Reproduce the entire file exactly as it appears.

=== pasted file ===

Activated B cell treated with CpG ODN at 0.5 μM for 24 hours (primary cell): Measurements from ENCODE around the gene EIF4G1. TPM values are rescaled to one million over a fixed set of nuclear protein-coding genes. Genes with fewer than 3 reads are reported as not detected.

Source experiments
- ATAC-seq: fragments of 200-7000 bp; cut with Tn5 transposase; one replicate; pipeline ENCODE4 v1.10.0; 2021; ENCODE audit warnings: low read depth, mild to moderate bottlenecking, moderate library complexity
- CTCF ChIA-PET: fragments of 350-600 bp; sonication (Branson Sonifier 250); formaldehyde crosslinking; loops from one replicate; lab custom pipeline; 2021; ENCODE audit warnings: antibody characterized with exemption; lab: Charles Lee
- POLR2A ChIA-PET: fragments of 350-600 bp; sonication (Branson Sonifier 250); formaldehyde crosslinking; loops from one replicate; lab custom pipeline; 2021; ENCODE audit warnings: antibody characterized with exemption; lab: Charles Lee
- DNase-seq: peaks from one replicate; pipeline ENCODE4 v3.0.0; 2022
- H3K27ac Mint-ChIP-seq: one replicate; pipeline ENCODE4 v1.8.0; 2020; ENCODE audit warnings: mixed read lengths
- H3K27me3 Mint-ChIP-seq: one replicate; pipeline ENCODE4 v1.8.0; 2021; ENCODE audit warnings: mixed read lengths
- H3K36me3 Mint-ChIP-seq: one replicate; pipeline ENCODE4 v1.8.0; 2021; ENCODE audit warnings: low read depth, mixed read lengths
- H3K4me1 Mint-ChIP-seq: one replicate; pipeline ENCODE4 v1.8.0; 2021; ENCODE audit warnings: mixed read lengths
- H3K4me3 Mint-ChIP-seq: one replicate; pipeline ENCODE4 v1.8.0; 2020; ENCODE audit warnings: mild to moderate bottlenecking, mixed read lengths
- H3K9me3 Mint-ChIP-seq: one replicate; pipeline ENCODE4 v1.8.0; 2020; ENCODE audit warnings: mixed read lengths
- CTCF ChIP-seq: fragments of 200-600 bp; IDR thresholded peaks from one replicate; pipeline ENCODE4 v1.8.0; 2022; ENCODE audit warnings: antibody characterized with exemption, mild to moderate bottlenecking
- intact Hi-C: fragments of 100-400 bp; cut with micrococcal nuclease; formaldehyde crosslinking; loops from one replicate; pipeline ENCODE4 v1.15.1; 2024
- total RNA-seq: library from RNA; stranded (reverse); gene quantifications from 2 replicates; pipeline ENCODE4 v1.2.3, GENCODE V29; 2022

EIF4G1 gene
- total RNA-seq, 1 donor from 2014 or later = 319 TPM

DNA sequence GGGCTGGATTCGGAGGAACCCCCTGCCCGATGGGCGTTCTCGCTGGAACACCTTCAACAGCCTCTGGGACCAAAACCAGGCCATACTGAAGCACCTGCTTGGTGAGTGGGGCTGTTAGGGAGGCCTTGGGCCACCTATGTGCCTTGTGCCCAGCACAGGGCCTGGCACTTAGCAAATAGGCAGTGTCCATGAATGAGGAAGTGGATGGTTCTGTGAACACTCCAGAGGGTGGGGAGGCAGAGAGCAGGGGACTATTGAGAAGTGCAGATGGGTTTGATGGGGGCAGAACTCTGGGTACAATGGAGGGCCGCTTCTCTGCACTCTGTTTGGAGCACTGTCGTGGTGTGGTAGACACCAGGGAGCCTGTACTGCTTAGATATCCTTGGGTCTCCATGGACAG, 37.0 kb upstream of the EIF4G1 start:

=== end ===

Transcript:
Activated B cell treated with CpG ODN at 0.5 μM for 24 hours (primary cell): Measurements from ENCODE around the gene EIF4G1. TPM values are rescaled to one million over a fixed set of nuclear protein-coding genes. Genes with fewer than 3 reads are reported as not detected.

Source experiments
- ATAC-seq: fragments of 200-7000 bp; cut with Tn5 transposase; one replicate; pipeline ENCODE4 v1.10.0; 2021; ENCODE audit warnings: low read depth, mild to moderate bottlenecking, moderate library complexity
- CTCF ChIA-PET: fragments of 350-600 bp; sonication (Branson Sonifier 250); formaldehyde crosslinking; loops from one replicate; lab custom pipeline; 2021; ENCODE audit warnings: antibody characterized with exemption; lab: Charles Lee
- POLR2A ChIA-PET: fragments of 350-600 bp; sonication (Branson Sonifier 250); formaldehyde crosslinking; loops from one replicate; lab custom pipeline; 2021; ENCODE audit warnings: antibody characterized with exemption; lab: Charles Lee
- DNase-seq: peaks from one replicate; pipeline ENCODE4 v3.0.0; 2022
- H3K27ac Mint-ChIP-seq: one replicate; pipeline ENCODE4 v1.8.0; 2020; ENCODE audit warnings: mixed read lengths
- H3K27me3 Mint-ChIP-seq: one replicate; pipeline ENCODE4 v1.8.0; 2021; ENCODE audit warnings: mixed read lengths
- H3K36me3 Mint-ChIP-seq: one replicate; pipeline ENCODE4 v1.8.0; 2021; ENCODE audit warnings: low read depth, mixed read lengths
- H3K4me1 Mint-ChIP-seq: one replicate; pipeline ENCODE4 v1.8.0; 2021; ENCODE audit warnings: mixed read lengths
- H3K4me3 Mint-ChIP-seq: one replicate; pipeline ENCODE4 v1.8.0; 2020; ENCODE audit warnings: mild to moderate bottlenecking, mixed read lengths
- H3K9me3 Mint-ChIP-seq: one replicate; pipeline ENCODE4 v1.8.0; 2020; ENCODE audit warnings: mixed read lengths
- CTCF ChIP-seq: fragments of 200-600 bp; IDR thresholded peaks from one replicate; pipeline ENCODE4 v1.8.0; 2022; ENCODE audit warnings: antibody characterized with exemption, mild to moderate bottlenecking
- intact Hi-C: fragments of 100-400 bp; cut with micrococcal nuclease; formaldehyde crosslinking; loops from one replicate; pipeline ENCODE4 v1.15.1; 2024
- total RNA-seq: library from RNA; stranded (reverse); gene quantifications from 2 replicates; pipeline ENCODE4 v1.2.3, GENCODE V29; 2022

EIF4G1 gene
- total RNA-seq, 1 donor from 2014 or later = 319 TPM

DNA sequence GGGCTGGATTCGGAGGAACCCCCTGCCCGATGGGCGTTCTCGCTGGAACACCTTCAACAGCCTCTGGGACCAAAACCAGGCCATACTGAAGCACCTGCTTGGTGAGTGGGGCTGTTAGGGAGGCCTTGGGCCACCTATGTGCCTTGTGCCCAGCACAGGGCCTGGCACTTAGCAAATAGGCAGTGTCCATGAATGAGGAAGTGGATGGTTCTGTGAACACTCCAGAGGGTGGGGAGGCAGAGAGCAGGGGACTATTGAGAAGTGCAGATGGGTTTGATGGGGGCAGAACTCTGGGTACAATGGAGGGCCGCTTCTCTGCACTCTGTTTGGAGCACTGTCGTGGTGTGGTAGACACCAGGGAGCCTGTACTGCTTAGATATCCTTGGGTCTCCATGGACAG, 37.0 kb upstream of the EIF4G1 start: